Surgical nuances of the male patient
Dr. Joe Niamtu discusses the male surgical patient, mano a mano
People are people and discussing cosmetic surgery patients underlines similarities that are gender blind. There are, however, many physical and biopsychosocial differences between men and women. The skin is different, the fat deposition is different, muscles are different, hormonal influences are different, motivation is different and other issues, such as communication and compliance, are different. Although many of the procedures we perform are almost exactly the same for men and women, their preop and post op management has many nuances.
My practice is limited to cosmetic facial surgery and men are about 15% of my patient base. This is a very similar number for many of my colleagues. Other surgeons may have large hair transplantation or rhinoplasty practices and have many more male patients. For the average practitioner, men and women pass through our offices in a very similar manner. Having said that, seasoned doctors can spew forth a list of differences in treating male patients.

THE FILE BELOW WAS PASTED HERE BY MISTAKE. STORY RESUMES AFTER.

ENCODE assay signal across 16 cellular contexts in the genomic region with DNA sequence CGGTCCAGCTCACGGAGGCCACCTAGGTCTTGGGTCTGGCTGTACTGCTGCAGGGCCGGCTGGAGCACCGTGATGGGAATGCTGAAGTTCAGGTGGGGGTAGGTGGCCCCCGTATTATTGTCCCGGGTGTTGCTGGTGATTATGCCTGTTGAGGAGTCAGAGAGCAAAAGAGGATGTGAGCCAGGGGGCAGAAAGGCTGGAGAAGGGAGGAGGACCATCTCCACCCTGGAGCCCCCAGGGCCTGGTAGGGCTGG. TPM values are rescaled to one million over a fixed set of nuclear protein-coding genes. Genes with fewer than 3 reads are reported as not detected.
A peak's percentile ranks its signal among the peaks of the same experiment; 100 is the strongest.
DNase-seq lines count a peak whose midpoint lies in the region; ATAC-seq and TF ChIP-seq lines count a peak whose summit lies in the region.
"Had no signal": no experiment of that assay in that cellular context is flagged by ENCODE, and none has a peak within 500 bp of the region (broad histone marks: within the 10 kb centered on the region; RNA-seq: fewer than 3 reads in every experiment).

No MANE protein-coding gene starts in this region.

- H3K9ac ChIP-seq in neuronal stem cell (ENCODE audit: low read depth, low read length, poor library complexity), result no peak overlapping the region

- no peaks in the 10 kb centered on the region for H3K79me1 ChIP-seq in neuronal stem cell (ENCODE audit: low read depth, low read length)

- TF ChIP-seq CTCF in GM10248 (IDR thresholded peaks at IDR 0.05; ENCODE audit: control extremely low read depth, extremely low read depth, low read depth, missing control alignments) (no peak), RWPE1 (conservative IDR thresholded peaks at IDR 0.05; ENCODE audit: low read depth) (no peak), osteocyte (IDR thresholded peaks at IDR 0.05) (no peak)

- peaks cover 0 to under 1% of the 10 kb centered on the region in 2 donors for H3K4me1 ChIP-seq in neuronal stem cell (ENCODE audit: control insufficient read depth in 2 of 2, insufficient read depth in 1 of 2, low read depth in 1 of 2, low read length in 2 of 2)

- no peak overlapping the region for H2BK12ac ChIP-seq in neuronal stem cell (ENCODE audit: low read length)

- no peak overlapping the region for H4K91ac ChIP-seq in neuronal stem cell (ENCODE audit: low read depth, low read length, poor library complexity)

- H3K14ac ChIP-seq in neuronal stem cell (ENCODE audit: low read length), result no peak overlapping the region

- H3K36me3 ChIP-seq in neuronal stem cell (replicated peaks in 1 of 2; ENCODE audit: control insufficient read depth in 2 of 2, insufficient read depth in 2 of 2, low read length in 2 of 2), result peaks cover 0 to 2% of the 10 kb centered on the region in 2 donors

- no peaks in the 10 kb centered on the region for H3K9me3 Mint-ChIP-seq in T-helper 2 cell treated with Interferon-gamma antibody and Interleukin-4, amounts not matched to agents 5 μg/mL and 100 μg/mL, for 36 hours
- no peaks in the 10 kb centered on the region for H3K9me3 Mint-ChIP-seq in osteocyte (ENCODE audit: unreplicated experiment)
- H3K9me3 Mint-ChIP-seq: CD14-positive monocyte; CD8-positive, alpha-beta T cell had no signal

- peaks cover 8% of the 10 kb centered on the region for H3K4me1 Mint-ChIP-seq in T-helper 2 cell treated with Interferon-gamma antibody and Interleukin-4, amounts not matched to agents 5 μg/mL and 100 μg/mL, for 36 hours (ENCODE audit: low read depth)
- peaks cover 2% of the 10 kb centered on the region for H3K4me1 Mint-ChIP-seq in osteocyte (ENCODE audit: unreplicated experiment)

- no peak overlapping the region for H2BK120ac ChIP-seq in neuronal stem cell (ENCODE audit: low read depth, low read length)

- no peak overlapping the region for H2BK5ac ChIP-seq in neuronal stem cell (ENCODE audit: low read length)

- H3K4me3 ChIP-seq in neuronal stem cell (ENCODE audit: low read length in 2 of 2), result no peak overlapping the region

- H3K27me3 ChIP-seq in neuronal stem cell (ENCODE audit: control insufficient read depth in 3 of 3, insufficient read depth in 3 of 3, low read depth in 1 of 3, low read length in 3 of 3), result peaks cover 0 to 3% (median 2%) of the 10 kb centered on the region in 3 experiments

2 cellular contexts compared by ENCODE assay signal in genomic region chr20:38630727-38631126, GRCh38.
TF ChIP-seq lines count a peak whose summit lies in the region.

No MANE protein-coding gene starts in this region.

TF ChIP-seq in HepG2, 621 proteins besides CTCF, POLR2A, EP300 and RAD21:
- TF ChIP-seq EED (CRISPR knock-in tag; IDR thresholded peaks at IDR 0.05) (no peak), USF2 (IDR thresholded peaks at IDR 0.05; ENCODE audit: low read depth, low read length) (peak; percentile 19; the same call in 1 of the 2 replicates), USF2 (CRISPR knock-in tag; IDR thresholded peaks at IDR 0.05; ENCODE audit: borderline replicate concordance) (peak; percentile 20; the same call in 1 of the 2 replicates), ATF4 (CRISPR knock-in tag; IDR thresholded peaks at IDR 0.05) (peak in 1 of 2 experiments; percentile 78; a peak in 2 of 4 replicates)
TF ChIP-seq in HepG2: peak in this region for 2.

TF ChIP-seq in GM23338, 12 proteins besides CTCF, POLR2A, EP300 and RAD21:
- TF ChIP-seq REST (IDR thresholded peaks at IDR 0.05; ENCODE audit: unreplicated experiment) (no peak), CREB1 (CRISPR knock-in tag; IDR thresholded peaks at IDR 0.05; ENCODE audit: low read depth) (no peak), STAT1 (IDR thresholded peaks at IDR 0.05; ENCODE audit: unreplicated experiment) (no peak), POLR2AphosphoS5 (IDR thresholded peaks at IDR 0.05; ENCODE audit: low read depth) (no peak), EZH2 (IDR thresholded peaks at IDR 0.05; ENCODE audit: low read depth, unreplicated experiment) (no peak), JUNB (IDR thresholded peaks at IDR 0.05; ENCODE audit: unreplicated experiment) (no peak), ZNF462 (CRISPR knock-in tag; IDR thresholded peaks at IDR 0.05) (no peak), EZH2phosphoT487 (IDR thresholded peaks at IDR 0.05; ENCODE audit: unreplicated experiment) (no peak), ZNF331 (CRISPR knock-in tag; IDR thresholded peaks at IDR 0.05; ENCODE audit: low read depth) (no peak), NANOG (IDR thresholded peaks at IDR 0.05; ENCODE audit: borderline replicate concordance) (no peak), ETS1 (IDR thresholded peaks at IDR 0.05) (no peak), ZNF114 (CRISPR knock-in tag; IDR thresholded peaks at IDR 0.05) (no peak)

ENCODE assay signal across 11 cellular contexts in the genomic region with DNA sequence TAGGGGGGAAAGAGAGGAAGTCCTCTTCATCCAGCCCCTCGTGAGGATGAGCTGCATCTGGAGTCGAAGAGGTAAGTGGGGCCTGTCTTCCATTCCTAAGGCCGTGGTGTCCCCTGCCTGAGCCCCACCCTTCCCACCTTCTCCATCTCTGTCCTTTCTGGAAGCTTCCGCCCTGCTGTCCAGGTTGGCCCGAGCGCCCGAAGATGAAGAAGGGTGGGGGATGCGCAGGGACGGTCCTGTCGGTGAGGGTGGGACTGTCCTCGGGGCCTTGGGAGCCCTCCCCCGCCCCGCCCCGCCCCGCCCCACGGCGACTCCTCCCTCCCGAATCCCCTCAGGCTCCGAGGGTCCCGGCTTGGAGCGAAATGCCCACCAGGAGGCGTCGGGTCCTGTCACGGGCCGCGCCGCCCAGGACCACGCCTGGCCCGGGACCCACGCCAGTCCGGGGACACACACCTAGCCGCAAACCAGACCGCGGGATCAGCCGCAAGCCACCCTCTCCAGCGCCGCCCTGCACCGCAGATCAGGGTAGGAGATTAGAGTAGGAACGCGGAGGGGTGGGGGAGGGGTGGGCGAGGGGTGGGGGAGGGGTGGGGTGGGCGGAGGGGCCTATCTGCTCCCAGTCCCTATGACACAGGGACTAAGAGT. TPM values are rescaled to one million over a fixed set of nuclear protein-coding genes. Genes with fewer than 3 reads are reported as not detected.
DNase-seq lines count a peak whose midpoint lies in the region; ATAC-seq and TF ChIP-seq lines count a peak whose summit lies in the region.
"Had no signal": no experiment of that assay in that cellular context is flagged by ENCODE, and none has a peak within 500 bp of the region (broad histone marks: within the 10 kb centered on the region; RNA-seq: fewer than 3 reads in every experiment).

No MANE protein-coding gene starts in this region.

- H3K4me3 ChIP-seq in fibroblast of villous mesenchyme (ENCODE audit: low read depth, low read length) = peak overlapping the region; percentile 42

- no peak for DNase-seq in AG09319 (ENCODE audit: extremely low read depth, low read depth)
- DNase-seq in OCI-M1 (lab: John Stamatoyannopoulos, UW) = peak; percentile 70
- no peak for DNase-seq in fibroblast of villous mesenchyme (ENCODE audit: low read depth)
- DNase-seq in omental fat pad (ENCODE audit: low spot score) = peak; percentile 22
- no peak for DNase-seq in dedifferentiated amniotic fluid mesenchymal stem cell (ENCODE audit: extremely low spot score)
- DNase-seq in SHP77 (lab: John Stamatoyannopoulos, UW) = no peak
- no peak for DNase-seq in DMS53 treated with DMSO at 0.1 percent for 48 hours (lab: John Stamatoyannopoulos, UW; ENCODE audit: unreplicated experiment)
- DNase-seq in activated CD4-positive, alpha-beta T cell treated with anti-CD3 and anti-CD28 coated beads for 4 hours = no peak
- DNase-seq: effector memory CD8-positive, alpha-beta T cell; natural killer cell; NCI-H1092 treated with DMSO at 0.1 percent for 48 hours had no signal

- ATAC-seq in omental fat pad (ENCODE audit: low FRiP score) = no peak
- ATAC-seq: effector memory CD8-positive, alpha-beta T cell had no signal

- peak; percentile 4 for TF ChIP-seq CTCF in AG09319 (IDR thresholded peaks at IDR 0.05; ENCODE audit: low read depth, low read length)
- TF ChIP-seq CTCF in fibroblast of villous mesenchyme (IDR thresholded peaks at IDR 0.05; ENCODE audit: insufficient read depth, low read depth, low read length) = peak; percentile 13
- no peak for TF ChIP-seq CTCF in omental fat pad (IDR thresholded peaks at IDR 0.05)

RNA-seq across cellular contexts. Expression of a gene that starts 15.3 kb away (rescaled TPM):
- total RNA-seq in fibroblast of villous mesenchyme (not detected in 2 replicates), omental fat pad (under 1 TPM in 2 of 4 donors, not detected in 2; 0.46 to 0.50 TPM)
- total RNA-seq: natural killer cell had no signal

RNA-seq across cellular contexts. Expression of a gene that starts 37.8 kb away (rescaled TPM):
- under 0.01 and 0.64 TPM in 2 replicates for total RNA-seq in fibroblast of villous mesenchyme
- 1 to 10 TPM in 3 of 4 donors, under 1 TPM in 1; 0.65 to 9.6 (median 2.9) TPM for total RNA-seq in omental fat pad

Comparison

In my experience, men are more compulsive and single-procedure oriented than women. Female patients are often frequent fliers in a cosmetic practice. They come in for skin care, spa treatments and surgical procedures along the way. Men, on the other hand, may present for eyelid surgery or a facelift and never be seen again, or not for years. Men do not convert to long-term patients as frequently as females and opt more for the “one and done” concept.
Privacy is a very important factor for cosmetic surgeons regardless of gender, but there is no doubt that having cosmetic facial surgery for a man is, in general, less common and less accepted by male peers than it is for women. While many women will share their cosmetic surgery experience with others, many men won’t. They are also less accepting of allowing their before and after pictures to be used by the office. Many male patients will also admit that they feel uncomfortable arriving at a cosmetic surgery office and being the only man sitting in a reception room full of women. In addition, the average cosmetic surgery office is set up with a feminine theme. The colors, furnishing, magazines, etc. are usually aimed at female clientele. So not only does a male patient feel embarrassed about sitting in a reception room full of women, but there is nothing for him to do there, as he is probably not going to read Vogue.
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